Co-working space is undergoing a rethink too. The experience of lockdown is that home — as in “working from home” — is anything but a refuge. It is, instead, a place of constant distraction with a lurking sense that big tech has moved in on our domestic set-up, mopping up huge amounts of data about our personal tastes. Some entrepreneurial spirits have understood that there has to be space again for a third dimension: reasonably priced, socially distant, away from domestic responsibilities, “work near home”. These half-way houses will feature in the city of the future.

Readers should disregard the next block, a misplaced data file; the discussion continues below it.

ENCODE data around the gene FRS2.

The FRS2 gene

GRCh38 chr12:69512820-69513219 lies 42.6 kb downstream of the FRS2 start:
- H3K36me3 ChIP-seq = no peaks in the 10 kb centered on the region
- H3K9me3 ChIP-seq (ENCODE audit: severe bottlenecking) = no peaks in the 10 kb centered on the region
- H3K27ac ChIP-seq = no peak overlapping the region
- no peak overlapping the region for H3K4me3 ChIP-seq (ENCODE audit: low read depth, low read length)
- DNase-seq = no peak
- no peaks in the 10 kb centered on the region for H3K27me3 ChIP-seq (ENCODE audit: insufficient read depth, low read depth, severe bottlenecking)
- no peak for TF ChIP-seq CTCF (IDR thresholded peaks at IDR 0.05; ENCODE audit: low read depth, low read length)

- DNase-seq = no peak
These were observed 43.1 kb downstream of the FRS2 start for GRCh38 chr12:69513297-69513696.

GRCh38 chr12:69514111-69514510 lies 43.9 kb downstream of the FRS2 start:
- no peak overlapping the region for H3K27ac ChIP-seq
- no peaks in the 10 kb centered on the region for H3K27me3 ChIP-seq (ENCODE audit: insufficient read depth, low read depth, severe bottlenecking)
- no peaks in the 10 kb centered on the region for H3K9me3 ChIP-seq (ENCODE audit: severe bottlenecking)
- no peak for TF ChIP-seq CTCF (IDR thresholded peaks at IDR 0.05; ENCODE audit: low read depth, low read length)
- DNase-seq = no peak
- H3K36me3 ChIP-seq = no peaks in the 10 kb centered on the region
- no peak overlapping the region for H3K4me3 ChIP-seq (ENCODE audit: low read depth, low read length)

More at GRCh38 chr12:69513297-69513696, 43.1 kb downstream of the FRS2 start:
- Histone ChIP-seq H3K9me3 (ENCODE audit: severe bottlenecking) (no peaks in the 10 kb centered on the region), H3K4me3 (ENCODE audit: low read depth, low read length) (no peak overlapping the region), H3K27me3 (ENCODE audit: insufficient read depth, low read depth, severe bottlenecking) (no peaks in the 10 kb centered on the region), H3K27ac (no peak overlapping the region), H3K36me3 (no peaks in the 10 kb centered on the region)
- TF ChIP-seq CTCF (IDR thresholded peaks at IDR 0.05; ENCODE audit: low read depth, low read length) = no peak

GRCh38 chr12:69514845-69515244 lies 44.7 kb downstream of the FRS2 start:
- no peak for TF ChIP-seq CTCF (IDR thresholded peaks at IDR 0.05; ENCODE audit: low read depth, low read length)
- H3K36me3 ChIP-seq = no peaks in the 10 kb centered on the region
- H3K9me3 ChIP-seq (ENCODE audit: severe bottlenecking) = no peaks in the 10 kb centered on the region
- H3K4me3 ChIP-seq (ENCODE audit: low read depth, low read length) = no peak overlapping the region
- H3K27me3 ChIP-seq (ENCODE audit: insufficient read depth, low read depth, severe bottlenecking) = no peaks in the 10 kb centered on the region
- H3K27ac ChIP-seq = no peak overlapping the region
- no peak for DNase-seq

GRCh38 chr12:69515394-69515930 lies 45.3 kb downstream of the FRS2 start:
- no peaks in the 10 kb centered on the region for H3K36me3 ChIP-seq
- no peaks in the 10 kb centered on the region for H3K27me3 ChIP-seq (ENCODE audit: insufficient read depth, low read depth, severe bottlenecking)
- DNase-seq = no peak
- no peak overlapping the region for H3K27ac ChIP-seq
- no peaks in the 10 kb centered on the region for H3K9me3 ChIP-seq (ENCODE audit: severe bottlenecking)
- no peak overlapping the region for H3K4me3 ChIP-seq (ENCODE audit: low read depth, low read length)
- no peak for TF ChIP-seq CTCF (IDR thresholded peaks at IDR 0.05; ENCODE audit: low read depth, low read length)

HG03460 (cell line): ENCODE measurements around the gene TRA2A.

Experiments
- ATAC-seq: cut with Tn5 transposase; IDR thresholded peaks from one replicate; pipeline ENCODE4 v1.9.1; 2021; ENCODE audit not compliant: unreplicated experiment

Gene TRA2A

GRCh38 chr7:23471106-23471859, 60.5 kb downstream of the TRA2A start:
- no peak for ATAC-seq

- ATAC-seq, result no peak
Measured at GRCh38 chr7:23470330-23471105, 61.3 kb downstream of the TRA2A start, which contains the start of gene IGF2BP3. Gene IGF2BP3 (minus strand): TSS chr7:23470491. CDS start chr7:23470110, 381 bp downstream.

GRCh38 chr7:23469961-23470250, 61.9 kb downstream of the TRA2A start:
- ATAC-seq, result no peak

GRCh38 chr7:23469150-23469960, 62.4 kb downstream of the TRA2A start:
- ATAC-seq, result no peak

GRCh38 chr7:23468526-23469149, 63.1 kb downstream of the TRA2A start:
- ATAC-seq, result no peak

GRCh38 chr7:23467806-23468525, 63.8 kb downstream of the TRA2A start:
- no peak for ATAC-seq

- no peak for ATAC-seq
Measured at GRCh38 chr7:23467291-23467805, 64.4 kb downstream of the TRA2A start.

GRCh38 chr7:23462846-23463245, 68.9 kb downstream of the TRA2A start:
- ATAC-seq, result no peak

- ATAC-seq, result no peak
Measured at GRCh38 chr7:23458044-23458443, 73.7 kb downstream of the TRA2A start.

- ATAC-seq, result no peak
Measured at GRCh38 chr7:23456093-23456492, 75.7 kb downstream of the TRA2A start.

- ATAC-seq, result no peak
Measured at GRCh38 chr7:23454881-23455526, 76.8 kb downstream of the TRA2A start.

Perhaps, rather than the End of the Office, though, we should be alarmed about the End of the West End, the death of leisure. Expensive cinemas were already under threat from streaming before the virus struck. After their long closure and delayed release of summer blockbusters, cinemas seem to be singularly unattractive. Do you want to sit in the dark for two hours surrounded by strangers? Even with a few empty chairs in between, there will be a sense of heightened risk. The Lithuanian capital of Vilnius has a drive-in cinema on a runway of its mothballed airport but whether this will survive lockdown remains to be seen. As long as Netflix gobbles up stay-at-home subscriptions, the price of a night out may seem too high. What to do with the multiplex cinemas if this turns out to be the case? One suggestion: they could be turned into digital learning centres. It will be all but impossible to survive in the city of the future without apps and greater digital fluency. Without it, social and generational divides will deepen.